AI bias in sourcing

A recent study by the Harvard Business Review revealed underlying biases in targeted job ads on Facebook. One finding was that broadly targeted ads for supermarket cashier positions were shown to an audience that was 85% female. In another instance, jobs with taxi companies were shown to an audience that was 75% Black. This is a typical outcome when algorithms draw from data that is historically biased. When these inherent biases go unchecked by human intervention, this hurts the hiring pool and fails to provide an equitable experience for all candidates. 

AI bias in screening and employee evaluation

Some selection tools incorporate machine learning to make predictions about which applicants will be most successful on the job. These predictions are based on metrics related to tenure, productivity, and performance, all mined through historical company data. If this performance data is compromised by sexism, racism, or other structural biases, this will be reflected in the AI functionality. Currently, the bar for evaluating the impartiality of these evaluation tools is quite low. While employers are obligated to analyze their assessment instruments for bias, as long as companies can prove that their selection tools serve a concrete business interest, its use can be justified even if it results in inequitable outcomes. Seeing as diverse organizations are 45% likelier than their counterparts to increase their market share, compromising on objectivity in AI-powered screening is not in business’ best interest.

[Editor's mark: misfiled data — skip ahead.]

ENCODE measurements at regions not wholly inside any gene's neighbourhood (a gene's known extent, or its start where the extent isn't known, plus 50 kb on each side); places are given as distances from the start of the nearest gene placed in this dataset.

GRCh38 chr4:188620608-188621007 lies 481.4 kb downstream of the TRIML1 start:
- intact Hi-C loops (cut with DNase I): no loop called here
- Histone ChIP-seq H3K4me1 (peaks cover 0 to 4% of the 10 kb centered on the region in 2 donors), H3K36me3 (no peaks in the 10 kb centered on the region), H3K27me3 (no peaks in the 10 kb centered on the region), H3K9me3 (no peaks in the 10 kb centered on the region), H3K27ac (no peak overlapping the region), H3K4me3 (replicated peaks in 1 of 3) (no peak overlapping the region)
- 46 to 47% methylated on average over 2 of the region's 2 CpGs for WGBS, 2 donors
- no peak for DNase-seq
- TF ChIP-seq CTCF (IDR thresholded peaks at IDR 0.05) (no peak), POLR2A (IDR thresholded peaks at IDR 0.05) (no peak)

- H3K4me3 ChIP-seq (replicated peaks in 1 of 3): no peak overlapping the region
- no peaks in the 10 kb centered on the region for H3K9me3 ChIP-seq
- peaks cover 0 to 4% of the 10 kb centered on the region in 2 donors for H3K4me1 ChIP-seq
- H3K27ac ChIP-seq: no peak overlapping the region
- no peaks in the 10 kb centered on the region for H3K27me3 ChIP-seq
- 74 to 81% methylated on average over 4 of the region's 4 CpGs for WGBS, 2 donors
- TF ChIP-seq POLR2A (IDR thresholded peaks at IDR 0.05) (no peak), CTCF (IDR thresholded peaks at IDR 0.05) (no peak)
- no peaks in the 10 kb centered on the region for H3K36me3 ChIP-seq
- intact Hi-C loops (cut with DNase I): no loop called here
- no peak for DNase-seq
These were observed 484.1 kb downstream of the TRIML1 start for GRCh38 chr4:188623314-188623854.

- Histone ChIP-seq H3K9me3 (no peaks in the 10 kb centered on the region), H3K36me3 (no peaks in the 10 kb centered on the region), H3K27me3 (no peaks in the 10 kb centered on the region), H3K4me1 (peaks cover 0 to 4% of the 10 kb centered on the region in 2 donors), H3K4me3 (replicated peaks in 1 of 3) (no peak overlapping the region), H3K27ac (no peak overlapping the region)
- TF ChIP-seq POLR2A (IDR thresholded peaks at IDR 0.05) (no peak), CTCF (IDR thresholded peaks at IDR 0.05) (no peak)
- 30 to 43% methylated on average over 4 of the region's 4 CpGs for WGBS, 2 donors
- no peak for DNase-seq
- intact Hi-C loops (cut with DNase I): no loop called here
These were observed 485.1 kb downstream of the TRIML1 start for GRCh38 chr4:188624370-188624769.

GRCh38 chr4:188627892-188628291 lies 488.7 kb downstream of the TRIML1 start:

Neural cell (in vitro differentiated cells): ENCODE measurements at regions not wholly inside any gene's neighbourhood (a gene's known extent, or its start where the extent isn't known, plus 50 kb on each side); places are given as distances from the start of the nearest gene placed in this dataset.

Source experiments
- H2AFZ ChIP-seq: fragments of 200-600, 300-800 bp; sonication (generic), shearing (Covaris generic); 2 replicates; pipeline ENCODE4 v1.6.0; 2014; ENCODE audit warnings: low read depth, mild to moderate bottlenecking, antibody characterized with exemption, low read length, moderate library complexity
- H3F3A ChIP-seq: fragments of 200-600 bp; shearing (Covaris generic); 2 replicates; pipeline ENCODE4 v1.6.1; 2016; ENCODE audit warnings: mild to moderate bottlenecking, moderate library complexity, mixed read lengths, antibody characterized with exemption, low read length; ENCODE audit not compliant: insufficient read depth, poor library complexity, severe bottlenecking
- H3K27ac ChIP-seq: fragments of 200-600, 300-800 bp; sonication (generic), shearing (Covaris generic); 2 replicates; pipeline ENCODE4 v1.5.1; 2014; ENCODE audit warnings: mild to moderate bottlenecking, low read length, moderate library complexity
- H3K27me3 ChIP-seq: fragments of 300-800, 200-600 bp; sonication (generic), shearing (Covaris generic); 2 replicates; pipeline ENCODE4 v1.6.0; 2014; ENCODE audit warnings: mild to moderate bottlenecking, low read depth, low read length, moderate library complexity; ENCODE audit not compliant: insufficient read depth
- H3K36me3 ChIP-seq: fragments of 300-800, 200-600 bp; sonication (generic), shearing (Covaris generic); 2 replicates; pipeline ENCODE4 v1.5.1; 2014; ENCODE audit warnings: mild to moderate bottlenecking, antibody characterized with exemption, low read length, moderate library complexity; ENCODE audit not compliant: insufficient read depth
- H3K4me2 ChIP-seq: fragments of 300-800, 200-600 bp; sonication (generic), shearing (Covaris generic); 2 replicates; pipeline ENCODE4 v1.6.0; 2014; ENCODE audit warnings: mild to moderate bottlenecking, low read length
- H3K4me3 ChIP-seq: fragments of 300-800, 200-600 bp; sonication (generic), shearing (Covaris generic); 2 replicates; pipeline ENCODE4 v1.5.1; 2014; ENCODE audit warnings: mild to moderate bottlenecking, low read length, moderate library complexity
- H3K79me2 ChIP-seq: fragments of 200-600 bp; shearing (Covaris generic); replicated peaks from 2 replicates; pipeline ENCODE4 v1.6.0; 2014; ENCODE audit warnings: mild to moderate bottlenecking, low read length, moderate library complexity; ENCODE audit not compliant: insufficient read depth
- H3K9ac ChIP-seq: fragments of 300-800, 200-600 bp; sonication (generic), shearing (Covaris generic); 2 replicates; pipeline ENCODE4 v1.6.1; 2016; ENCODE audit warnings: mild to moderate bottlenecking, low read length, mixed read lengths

Considerations for employers when using AI

A 2019 study from Delft University of Technology on the fairness of AI recruitment systems established several best practices for employers to continually monitor and assess their AI processes to ensure an equitable outcome for candidates. The efficiency and unbiased nature of AI is contingent upon its continued monitoring and modification by people. The resultant recommendations are as follows: